The rumor went around that trains were throwing steel ball bearings from their wheels. Genuine steelies! Somebody said they saw one that a kid from Detroit brought up. So big that you couldn’t close your fist around it. Nobody else saw it, though.
Nevertheless, we scoured the tracks for endless hours, turning over every likely pebble that caught the sun. No steelies. I did amass a small collection of spikes that had worked their way loose from the ties. Never did figure a use for them. But they were cool.
The game was marbles. Way we played it in upper Michigan was to draw a chalk circle on the cement or scratch one on the sand with a stick, sometimes we even used a length of string. The battleground was set. The players approached cautiously if their stock was low or boldly if their marble bag brimmed.
One boy against one boy. Man against man. A test of skill and mental grit. Incidentally, only boys played against boys, girls against girls: this was back in the day when adults didn’t burst a spleen for kids noticing the obvious differences in the sexes. Besides, boys were daring and cavalier. They were out for conquest. Girls would sometimes—this still baffles me—agree to play to a draw! Even if one girl would outright win she wouldn’t claim her prize. Bizarre creatures.
First boy, if he was a pro, placed his middle finger against his thumb and then snapped it at his marble, aiming to smack it into his opponent’s. If he hit it, he got to keep it. No time outs, no I-wasn’t-readies, no whimpering. Newcomers and cowards could be identified by the anemic way they smacked their marble, say by giving it no more than a half-hearted push with their forefinger.
Strategy was obvious. If you were the better shooter, you attacked attacked attacked. Go right after the other guy. Intimidate him. Like Nelson, ignore all subtleties and blaze away. Cagier boys took advantage of the braggarts and only pretended to be cautious. They let their opponents open with a bold shot or two, answering with a shot away as if in retreat, then when the other boy’s shot would miss and stop close by, the jig was up.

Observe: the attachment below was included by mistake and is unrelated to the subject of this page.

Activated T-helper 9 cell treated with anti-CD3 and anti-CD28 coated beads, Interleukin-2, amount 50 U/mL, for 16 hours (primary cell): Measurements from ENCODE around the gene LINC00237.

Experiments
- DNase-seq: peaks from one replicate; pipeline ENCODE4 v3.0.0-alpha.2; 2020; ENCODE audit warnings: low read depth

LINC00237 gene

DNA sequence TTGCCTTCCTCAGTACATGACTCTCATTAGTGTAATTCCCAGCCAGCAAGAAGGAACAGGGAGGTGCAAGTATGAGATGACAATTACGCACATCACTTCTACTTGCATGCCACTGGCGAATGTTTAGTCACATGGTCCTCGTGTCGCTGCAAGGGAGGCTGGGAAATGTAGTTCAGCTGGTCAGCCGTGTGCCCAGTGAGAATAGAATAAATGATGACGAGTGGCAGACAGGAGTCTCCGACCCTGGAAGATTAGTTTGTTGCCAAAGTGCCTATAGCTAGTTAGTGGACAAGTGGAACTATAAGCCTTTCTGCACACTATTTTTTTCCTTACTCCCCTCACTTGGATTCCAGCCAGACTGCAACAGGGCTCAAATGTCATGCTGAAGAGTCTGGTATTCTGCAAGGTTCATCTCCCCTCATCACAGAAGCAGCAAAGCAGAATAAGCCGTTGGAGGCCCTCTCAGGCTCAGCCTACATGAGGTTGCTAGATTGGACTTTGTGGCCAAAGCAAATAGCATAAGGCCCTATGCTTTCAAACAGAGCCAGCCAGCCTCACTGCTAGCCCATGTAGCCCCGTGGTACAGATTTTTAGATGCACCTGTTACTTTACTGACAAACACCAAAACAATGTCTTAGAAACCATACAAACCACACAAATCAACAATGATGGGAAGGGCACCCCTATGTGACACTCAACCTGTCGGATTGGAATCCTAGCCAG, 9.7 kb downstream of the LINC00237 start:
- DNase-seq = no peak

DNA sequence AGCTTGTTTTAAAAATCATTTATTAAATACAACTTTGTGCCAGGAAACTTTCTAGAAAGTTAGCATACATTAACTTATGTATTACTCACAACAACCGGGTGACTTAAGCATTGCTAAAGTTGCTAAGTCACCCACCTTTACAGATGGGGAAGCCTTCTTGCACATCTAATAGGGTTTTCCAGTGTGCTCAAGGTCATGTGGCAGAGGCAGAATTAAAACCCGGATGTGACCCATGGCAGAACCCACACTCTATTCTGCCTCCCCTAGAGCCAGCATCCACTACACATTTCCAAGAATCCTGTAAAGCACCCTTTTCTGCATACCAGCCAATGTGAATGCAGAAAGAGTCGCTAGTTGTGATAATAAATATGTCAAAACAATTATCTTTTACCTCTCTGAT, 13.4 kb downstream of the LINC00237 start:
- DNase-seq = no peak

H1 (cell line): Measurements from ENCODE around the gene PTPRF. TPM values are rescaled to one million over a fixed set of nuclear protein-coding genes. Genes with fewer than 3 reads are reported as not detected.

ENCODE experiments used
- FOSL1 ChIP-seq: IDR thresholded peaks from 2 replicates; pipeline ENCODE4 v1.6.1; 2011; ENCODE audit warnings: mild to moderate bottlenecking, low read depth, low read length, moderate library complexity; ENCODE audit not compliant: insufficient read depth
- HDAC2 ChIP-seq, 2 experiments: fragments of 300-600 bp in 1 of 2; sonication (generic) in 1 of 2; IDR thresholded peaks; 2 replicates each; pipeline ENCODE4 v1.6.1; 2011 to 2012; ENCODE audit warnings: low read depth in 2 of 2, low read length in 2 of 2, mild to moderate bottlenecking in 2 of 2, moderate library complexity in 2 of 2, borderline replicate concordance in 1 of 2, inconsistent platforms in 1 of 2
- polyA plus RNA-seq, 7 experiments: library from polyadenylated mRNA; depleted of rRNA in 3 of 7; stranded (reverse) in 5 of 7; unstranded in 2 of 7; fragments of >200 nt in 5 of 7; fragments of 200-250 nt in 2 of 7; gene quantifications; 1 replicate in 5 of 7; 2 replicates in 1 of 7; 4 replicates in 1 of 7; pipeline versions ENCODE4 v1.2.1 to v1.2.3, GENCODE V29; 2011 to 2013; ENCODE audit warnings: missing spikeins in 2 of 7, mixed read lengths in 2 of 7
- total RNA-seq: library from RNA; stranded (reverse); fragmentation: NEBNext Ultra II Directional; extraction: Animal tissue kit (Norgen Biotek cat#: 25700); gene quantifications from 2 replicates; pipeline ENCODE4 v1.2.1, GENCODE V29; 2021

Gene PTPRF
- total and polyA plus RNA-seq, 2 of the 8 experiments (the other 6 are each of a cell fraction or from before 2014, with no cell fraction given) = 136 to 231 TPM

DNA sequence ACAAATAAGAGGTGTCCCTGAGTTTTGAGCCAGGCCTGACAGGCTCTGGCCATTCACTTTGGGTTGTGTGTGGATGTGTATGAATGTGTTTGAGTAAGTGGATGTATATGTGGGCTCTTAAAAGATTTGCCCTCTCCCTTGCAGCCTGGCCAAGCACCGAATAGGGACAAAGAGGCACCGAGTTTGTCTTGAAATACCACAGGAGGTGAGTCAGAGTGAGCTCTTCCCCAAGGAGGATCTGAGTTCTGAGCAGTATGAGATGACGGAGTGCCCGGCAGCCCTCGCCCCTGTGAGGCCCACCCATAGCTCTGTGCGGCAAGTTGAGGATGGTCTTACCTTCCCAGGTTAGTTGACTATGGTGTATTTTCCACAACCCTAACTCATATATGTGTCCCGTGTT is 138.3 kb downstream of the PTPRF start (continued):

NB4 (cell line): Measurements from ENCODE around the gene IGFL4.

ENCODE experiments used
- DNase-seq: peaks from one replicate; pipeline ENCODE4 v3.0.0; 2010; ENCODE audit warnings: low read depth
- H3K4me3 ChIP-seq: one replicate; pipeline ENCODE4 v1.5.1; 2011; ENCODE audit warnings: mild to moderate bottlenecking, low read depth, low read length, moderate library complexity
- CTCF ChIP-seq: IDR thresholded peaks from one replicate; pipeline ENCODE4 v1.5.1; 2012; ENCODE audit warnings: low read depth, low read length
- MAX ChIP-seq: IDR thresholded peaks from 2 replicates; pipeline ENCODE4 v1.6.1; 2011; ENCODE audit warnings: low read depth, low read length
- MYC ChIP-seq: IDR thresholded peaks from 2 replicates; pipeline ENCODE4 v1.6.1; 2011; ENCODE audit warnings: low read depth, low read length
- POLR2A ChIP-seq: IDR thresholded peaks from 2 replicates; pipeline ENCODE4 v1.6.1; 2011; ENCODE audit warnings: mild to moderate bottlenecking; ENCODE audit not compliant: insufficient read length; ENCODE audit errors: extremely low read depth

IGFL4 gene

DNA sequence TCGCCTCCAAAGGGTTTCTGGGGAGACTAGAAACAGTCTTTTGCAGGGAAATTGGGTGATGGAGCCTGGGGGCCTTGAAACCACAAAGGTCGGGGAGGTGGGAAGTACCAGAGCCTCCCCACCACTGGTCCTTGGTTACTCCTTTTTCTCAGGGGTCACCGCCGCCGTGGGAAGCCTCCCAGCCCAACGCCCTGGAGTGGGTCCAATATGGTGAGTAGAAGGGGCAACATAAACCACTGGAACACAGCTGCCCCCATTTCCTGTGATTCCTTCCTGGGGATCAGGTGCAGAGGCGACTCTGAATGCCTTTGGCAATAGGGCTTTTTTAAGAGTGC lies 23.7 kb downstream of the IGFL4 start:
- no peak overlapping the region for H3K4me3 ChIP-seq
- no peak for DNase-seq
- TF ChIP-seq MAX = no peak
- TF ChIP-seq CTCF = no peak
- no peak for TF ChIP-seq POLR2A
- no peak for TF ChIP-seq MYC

And that was the problem. Too bold and your shots would come close, too close. Countless times the marbles would stop an inch away. It was a goner. This is why it made sense to shoot hard; over-shooting was hardly a risk. Unless you in a sudden-death match where shooting outside the lines meant an automatic loss.
Most of us neither lost too many nor gained too many. But a few kids were easy pickings. Every day they’d come with a new small bag (these were sold in grocery and ‘dime’ stores) and lose them. Rich kids.
Unless by prior agreement, only even matches were allowed. Cat’s eye against cats eye were the lowest, entry-level bouts. Cats’ eyes, for those monumentally ignorant of Americana, are the clear marble with the squiggly, colorful aberration running through the center. These were the general stock, like ten-year-old used cars; useful, but unloved. Why, you could find spare cat’s eye rolling around behind the home room teacher’s desk. What counted was quantity.
Perries, probably a corruption of puries, solid colored beauties. These were always just a shade smaller than the cat’s eyes. Perries, though coveted, had a tendency to chip, sometimes even crack open when hit hard. Clears were solid glass, no color. Steelies were polished ball bearings. I only ever saw two of them. Not the railroad kind, but small ones from who-knows-where. They were said to be unbeatable, which is why we latched onto any rumor of a source.
Then came the boulders, the double-sized version of the normal marble. One of these was worth five to ten of the regular kind, depending on availability. Boulder-on-boulder matches were always closely attended. They were rare, too, especially when they featured perries. (I have since learned boulders are called “shooters” in other areas. But all our marbles were shooters.)
We used to empty our marble bags and compare, holding our treasures up to the light for the kind of close scrutiny used by gemologists sizing up wedding rings. Oddities such as pea-sized perries occasionally showed up. These were said to be from China, then still a mysterious land.
I don’t guess kids play marbles anymore. Unless there’s a marble “app” for their cell phones. But it now makes sense that my favorite adult game is petanque.